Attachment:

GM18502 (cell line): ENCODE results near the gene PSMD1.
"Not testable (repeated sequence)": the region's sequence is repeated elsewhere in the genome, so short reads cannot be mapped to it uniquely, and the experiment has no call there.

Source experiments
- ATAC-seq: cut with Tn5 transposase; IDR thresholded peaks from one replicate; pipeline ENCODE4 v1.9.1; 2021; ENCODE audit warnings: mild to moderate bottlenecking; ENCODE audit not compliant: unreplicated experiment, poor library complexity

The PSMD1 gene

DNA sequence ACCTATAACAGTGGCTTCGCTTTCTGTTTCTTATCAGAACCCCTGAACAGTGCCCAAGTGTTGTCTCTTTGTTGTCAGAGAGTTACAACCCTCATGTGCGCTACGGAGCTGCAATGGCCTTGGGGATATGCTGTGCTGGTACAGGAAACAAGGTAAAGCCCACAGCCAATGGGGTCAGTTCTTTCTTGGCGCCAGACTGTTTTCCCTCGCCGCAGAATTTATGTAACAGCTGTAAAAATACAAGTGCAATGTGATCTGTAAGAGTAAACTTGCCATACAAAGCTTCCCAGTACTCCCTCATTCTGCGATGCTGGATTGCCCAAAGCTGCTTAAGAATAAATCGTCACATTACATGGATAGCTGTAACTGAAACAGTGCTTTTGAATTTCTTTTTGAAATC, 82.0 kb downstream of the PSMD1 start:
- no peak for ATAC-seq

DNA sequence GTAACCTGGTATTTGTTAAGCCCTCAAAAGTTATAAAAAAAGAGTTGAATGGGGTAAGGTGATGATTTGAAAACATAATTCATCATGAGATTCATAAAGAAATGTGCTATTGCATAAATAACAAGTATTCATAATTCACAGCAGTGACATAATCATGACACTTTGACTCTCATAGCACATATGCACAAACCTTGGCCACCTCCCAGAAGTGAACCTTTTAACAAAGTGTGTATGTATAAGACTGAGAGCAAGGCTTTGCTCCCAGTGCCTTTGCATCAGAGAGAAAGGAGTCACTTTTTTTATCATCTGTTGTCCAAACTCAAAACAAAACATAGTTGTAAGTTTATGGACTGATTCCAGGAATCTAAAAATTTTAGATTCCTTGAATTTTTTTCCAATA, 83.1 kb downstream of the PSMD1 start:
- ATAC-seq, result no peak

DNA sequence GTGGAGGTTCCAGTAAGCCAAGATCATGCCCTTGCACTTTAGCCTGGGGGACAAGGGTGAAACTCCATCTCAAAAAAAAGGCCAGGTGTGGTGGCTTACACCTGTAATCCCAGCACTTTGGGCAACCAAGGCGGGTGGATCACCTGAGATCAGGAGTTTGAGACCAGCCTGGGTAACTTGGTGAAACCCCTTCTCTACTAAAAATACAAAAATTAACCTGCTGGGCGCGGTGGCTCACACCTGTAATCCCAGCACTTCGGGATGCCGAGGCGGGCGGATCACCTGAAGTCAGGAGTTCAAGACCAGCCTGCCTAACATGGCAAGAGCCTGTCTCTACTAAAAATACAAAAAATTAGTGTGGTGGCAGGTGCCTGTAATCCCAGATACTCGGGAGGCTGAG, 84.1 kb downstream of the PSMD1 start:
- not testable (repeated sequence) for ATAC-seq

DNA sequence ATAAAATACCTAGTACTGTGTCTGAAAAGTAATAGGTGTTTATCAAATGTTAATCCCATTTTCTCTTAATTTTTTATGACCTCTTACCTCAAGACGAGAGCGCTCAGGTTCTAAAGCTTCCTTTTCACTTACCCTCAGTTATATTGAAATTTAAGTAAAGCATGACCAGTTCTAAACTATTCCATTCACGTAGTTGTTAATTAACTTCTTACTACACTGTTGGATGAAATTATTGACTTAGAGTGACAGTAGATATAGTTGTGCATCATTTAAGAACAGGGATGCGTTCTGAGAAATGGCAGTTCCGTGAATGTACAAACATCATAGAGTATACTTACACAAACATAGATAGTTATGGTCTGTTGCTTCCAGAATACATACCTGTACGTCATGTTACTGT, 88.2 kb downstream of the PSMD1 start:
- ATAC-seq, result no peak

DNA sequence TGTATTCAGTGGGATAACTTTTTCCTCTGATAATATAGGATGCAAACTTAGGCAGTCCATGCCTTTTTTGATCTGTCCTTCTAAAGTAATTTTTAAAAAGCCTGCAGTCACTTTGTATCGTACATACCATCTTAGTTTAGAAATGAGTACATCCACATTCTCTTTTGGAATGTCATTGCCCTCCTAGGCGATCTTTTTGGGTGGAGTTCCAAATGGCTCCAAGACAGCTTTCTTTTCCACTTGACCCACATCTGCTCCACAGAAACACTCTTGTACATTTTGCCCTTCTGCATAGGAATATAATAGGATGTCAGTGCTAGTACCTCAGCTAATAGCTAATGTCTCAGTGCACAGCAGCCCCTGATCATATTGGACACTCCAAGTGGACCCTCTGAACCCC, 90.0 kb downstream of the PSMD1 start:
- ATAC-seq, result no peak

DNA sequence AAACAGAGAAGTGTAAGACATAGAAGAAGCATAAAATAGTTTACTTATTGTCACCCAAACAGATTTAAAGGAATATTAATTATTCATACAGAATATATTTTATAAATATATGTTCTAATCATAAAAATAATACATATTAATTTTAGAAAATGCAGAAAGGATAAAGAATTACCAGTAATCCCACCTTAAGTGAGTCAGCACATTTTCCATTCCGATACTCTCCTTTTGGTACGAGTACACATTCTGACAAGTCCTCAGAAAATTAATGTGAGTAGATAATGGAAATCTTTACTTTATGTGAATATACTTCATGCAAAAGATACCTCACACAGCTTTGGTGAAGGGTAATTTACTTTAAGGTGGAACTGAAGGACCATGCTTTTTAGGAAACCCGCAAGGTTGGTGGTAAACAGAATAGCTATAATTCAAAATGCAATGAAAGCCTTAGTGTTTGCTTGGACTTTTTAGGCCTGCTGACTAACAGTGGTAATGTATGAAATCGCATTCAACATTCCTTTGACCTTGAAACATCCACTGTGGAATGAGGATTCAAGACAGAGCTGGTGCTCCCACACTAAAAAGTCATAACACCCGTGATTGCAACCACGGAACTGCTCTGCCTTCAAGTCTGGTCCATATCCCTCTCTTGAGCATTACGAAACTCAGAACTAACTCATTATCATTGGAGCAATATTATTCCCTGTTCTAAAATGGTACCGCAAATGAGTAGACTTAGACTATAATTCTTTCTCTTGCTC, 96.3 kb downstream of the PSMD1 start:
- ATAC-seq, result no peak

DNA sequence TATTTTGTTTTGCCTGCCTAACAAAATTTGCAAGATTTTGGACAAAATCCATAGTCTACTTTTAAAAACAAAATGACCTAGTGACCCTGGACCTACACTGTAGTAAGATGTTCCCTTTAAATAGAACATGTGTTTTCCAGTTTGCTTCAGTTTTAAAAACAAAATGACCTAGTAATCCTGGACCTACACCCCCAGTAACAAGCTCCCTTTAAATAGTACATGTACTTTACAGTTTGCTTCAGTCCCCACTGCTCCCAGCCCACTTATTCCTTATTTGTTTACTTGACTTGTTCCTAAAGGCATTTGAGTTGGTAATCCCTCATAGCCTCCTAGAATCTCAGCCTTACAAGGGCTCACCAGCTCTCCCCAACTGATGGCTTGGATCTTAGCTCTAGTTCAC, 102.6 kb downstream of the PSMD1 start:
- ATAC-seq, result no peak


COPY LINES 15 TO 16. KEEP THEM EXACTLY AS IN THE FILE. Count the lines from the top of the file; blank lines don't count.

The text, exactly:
- ATAC-seq, result no peak

DNA sequence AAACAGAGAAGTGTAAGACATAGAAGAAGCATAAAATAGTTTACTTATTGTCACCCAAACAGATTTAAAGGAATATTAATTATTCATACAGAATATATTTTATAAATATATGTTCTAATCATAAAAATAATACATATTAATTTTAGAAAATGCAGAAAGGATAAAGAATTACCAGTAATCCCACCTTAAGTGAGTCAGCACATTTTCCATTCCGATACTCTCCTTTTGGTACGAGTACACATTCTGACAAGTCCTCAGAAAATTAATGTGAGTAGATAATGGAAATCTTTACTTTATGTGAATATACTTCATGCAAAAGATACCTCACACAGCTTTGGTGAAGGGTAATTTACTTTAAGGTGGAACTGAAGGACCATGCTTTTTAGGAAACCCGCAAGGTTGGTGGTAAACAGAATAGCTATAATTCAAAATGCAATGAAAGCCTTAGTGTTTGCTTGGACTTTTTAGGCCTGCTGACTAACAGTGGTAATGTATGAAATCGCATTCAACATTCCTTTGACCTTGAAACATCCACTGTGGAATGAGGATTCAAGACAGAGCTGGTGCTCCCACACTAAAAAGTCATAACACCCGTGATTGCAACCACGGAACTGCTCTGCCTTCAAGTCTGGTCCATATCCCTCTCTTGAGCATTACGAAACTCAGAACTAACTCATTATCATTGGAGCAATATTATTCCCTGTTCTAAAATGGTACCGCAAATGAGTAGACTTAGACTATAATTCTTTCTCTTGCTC, 96.3 kb downstream of the PSMD1 start: